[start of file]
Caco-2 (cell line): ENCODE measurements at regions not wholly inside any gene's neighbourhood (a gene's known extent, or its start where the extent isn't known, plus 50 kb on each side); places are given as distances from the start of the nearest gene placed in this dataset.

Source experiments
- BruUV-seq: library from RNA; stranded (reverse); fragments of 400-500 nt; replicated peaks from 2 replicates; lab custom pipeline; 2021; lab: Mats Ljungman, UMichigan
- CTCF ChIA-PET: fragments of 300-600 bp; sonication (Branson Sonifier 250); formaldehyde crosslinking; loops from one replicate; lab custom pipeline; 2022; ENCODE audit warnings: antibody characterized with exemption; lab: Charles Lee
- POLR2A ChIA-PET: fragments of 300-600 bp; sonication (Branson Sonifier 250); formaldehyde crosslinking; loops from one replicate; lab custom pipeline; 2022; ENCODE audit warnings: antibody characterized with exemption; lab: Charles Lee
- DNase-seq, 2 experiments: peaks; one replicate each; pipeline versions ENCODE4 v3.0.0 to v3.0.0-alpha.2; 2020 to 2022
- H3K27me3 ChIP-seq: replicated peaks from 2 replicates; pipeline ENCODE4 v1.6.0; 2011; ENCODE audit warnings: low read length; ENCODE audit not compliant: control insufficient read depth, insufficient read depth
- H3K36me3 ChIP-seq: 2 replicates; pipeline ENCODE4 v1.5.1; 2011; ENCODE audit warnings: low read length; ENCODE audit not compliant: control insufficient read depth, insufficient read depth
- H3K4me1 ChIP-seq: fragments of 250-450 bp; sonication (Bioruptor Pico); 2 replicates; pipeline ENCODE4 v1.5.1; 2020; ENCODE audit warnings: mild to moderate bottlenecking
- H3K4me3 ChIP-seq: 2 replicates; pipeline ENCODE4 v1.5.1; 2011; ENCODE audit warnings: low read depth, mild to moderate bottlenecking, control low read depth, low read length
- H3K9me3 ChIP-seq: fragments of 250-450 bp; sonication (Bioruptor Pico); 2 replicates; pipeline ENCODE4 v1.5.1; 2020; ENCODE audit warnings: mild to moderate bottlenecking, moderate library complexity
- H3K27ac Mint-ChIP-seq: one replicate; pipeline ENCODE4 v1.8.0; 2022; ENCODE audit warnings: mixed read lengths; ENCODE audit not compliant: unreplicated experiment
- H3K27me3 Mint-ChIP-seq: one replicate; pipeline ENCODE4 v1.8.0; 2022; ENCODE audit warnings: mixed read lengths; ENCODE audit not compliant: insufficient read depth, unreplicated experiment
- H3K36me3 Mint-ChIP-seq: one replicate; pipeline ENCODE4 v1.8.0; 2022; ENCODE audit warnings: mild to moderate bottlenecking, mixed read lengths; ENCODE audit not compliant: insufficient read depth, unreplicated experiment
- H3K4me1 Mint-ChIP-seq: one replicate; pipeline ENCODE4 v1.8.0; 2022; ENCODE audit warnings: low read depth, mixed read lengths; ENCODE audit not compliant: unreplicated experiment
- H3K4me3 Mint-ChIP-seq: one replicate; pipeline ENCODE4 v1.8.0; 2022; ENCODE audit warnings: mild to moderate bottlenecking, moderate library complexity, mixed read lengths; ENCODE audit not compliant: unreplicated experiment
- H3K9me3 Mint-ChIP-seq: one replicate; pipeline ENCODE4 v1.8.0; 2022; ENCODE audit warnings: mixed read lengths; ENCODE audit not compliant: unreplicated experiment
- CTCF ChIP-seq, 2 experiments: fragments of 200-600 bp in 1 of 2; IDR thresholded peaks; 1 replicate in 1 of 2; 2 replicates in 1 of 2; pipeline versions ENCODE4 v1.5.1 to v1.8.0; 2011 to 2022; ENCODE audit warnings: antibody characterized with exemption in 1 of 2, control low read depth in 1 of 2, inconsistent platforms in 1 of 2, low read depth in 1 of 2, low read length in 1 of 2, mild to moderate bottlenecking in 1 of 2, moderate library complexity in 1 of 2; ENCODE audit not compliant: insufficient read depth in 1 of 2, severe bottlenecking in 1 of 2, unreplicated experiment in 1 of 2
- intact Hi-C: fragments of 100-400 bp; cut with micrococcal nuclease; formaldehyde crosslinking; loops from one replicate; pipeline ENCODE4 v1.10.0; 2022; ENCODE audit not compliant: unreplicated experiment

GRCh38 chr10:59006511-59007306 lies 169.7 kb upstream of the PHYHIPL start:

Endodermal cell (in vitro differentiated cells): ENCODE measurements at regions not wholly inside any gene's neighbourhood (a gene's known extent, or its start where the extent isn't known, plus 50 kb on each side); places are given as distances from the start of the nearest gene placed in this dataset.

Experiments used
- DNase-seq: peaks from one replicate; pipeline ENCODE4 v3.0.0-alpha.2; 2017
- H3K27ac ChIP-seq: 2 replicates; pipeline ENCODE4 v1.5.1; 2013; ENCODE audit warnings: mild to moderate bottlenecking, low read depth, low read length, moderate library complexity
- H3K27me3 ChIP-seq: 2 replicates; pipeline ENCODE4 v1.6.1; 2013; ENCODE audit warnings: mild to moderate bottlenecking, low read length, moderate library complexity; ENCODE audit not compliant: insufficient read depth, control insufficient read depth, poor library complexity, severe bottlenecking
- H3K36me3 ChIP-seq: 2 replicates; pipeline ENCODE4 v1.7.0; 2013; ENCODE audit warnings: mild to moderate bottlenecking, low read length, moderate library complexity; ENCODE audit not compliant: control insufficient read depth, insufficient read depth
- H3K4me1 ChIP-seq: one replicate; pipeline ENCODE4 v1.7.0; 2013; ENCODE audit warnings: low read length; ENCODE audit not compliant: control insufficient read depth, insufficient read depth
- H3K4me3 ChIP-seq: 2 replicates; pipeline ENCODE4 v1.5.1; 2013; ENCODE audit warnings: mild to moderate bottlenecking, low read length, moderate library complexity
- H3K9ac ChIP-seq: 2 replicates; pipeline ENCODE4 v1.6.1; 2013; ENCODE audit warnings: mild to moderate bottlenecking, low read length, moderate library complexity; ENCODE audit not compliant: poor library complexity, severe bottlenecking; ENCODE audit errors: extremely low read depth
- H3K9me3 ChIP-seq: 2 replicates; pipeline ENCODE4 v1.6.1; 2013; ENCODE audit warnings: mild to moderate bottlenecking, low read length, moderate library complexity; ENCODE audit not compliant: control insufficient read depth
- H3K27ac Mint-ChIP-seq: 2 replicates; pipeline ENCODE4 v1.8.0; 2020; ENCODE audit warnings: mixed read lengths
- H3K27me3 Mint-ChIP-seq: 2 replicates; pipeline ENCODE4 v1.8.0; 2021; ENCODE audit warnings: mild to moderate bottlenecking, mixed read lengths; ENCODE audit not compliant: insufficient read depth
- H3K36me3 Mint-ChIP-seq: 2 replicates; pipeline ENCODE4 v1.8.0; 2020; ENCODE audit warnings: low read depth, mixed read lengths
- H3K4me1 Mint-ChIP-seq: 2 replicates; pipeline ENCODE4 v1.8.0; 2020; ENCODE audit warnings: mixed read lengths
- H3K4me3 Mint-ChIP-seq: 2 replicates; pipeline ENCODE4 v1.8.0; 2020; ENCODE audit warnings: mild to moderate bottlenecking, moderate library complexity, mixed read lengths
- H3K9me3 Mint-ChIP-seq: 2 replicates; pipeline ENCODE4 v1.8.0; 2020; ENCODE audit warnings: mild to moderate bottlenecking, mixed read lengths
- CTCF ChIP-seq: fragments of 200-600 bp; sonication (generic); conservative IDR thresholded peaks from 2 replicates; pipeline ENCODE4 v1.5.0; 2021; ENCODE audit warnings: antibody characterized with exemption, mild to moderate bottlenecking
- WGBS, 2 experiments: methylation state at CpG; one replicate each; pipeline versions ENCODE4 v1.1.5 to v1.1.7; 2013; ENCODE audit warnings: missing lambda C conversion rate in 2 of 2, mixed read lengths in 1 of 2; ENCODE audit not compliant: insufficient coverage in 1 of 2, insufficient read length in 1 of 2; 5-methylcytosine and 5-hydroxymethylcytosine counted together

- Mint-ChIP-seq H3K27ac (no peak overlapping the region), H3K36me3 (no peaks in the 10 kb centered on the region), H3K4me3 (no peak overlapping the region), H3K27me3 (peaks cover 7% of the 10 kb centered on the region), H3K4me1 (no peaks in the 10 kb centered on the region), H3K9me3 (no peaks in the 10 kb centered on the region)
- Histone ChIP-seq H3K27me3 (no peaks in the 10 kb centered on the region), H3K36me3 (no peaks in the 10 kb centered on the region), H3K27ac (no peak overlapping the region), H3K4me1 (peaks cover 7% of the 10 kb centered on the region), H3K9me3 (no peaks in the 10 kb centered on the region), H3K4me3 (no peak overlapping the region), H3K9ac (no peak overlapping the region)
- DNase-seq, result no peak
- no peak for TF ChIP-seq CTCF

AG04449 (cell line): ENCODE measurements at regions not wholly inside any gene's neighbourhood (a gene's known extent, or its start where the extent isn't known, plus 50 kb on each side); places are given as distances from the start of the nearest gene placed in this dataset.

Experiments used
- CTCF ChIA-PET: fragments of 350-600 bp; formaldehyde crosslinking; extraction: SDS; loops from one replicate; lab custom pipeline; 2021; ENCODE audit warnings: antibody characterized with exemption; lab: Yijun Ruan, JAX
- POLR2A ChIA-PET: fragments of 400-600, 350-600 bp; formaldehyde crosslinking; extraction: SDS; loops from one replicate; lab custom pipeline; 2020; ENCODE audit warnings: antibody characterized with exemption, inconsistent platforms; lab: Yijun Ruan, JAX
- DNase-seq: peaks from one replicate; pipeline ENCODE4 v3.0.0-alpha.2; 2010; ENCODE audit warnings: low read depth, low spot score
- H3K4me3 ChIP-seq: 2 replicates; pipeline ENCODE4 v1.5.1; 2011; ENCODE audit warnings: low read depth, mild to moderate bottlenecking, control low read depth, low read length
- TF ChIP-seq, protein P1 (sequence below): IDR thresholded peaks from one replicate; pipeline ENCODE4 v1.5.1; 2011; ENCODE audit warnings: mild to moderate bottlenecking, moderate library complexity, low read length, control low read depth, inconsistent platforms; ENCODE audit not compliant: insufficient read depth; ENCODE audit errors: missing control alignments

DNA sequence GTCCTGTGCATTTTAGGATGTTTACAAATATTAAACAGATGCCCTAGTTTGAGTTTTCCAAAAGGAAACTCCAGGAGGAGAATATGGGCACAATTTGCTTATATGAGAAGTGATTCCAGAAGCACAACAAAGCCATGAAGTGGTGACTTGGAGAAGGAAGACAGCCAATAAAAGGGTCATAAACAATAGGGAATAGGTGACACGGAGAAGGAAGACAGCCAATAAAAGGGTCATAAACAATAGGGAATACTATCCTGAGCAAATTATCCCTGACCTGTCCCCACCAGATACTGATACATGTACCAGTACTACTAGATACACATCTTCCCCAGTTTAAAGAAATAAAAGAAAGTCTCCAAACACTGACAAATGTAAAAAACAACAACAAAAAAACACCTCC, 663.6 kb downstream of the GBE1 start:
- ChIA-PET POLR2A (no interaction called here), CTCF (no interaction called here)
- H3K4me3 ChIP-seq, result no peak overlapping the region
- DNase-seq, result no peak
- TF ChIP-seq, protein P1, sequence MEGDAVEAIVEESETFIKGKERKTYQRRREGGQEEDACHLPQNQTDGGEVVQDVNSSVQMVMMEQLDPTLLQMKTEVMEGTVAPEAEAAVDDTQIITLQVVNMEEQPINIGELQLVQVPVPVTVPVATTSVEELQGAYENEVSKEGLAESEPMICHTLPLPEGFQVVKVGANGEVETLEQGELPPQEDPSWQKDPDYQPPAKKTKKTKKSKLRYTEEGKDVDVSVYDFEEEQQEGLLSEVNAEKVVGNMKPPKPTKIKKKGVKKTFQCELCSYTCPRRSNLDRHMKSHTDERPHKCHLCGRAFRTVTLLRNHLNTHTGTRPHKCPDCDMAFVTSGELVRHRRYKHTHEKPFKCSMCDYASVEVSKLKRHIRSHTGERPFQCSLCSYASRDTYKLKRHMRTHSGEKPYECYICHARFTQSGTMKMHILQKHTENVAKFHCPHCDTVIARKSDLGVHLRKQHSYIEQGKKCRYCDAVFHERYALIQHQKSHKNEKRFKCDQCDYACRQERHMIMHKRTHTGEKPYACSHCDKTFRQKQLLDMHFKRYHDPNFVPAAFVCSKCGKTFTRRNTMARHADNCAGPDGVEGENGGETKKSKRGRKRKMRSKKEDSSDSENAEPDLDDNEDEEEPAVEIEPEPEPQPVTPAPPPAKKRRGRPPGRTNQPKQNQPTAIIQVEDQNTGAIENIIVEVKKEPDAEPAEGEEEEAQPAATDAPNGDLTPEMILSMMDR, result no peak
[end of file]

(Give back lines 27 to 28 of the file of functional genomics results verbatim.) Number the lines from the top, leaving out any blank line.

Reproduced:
- H3K4me1 ChIP-seq: one replicate; pipeline ENCODE4 v1.7.0; 2013; ENCODE audit warnings: low read length; ENCODE audit not compliant: control insufficient read depth, insufficient read depth
- H3K4me3 ChIP-seq: 2 replicates; pipeline ENCODE4 v1.5.1; 2013; ENCODE audit warnings: mild to moderate bottlenecking, low read length, moderate library complexity